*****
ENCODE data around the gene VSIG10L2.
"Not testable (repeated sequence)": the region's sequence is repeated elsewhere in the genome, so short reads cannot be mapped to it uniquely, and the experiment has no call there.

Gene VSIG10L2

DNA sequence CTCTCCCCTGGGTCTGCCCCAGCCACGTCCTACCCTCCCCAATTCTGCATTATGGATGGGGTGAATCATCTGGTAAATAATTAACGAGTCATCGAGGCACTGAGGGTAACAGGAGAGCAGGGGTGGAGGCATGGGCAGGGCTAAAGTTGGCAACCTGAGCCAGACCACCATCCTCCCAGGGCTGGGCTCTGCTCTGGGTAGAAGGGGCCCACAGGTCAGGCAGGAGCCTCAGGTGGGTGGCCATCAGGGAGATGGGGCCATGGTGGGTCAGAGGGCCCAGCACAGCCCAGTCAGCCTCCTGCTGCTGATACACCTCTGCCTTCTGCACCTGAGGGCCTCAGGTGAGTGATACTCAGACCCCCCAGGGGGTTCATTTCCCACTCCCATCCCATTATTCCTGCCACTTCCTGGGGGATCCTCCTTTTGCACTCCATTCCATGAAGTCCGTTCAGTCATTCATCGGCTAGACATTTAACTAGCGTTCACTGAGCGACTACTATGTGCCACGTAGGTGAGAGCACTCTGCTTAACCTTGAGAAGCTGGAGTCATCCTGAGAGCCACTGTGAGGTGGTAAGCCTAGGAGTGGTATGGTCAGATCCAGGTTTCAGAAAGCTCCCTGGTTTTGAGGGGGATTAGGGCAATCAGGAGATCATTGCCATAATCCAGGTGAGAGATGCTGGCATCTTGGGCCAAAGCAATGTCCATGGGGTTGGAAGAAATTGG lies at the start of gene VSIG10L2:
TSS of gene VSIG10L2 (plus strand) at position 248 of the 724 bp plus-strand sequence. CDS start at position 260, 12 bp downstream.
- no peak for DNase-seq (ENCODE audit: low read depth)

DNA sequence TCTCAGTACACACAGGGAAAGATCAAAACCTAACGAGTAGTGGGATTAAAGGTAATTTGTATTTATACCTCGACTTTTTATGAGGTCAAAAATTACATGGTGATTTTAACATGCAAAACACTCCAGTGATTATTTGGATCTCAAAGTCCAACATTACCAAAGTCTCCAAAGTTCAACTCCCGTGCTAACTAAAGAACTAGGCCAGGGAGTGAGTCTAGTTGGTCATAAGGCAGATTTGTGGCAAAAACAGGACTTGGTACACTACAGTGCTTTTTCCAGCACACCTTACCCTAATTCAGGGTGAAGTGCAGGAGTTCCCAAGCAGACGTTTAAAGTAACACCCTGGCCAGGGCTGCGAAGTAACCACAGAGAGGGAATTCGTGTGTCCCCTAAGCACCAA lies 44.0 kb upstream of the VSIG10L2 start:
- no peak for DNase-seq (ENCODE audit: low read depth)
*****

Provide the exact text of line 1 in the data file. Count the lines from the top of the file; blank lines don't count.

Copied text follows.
ENCODE data around the gene VSIG10L2.